Hi TS, more “objectivism” I see, now lets maximise my own enjoyment of life in a rational way, investing in anything tradable…..even if this may dehydrate somebody else causing much unhappiness.

      You may not be (in fact probably are not) aware that the silliness of privatising water was tried in La Paz quite recently, the unhappy dehydrated types took to the streets intent on minimising the privatisers happiness.

      Poor old Ayn and her objectivist acolytes never quite got the cause and effect cycle, karma, yin / yang or that type of thing. My rule is simpler, if it pisses somebody off expect fireworks.

  2. @tsmithfield: if some of the food security debates are shown to be correct, that may indeed be a possibility. Short-term profit motives may well not meet long-term food security requirements. It is prescient of you to propose the notion.

  3. randal 3

    well the thing is National and its loony right want to privatise everything.
    their mindset is that every human being on the planet is fair prey for anyone else who has the power to lean on them.
    now they have the power they intend to do just that so they can enjoy the accumulated profits that will accrue to them and then they can waste it buying houses in the south of france.
    time to call a spade a spade.
    it might be POLICY but it has an objective and that is to screw as many people into some form of subjection and depency as possible.

  4. Clarke 4

    “Today, the signature of modern capitalism neither benign competition, nor class struggle, nor an inclusive middle-class utopia. Instead, predation has become the dominant feature – a system wherein the rich have come to feast on the decaying systems built for the middle class.

    “The predatory class is not the whole of the wealthy; it may be opposed by many others of similar wealth. But it is the defining feature, the leading force. And its agents are in full control of the government under which we live.”

    – J.K. Galbraith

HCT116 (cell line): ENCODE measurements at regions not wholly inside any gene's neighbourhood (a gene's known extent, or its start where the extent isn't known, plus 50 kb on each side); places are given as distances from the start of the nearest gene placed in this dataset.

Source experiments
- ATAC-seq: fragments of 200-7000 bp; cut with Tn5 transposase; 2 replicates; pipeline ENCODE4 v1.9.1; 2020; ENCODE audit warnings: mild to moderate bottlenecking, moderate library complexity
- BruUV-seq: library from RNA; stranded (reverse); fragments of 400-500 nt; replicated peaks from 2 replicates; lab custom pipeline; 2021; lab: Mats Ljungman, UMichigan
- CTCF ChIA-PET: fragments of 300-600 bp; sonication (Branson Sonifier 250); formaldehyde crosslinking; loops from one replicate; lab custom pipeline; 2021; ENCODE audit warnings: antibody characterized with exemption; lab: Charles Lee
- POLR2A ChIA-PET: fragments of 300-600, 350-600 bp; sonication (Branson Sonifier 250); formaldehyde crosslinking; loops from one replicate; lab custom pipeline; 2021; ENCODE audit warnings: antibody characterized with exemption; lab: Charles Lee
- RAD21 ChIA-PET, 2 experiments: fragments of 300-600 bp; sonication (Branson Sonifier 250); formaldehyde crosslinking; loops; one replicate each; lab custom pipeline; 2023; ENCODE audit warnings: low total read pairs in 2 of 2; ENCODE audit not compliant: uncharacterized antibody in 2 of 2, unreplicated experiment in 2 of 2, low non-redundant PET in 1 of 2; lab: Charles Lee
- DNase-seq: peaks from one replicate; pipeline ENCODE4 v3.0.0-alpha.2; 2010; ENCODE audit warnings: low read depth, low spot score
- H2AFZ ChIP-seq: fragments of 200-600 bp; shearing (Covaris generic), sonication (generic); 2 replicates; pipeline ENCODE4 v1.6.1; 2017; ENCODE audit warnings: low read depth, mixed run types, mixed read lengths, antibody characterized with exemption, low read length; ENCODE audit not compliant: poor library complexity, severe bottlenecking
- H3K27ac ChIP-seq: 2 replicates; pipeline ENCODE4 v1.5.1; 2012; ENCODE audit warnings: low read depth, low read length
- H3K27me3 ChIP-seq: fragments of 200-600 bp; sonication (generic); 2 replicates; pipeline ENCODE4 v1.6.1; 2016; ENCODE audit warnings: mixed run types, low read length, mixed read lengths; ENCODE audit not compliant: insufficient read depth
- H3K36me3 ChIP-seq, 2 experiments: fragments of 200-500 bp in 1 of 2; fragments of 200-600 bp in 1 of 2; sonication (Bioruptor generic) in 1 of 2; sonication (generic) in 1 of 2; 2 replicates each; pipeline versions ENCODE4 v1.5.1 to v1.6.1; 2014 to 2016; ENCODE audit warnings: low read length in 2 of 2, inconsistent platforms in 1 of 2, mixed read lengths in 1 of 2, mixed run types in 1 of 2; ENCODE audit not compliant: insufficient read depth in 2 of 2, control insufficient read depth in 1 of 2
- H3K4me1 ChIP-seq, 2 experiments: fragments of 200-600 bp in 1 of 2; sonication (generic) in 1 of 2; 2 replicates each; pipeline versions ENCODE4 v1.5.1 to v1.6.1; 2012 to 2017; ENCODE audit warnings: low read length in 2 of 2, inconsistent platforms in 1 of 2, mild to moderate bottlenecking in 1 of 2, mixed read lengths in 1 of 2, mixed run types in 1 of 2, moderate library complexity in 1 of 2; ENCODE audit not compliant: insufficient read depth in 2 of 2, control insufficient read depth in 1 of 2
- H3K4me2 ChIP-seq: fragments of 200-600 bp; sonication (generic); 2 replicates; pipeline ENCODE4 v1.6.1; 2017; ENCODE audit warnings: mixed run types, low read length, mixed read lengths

• So Bored 4.1

      JK was onto it, funny thing is that he mirrors Adam Smith, who in the Wealth of Nations (much quoted by free marketeers) made the point strongly that if you put two competing capitalists in a room they would conspire and collude to raise prices in the market unless regulated….JKs addition is that they have corrupted the regulaters.

    • prism 4.2

      Strong stuff. What year and what prompted Galbraith to say that?

      • Clarke 4.2.1

        Galbraith was writing in 2006 about the Bush administration, and the quote comes from an op-ed article in Mother Jones. I highly recommend the entire article, as it seems very relevant to the John Key government:

        For in a predatory regime, nothing is done for public reasons. Indeed, the men in charge do not recognize that “public purposes’ exist. They have friends, and enemies, and as for the rest—we’re the prey.

        There’s no benefit that will come out of privatising water – it is transparent and cynical predation at its worst.

        • So Bored 4.2.1.1

          Thanks for the link, must say the late JK Galbraith will be as much missed for his dry and witty language as much as for his wisdom, he is always a pleasure to read. Not sure but think he coined the phrase “conventional wisdom”.

          • Clarke 4.2.1.1.1

            The quote is actually from the son, rather than the father – made more confusing by that wonderful American predilection for naming the child after the parent, as if names were nothing more than some cross-generational branding exercise!

  5. So Bored 5

    A brand of economists…maybe a dynasty!

  6. prism 6

    Some son, some father!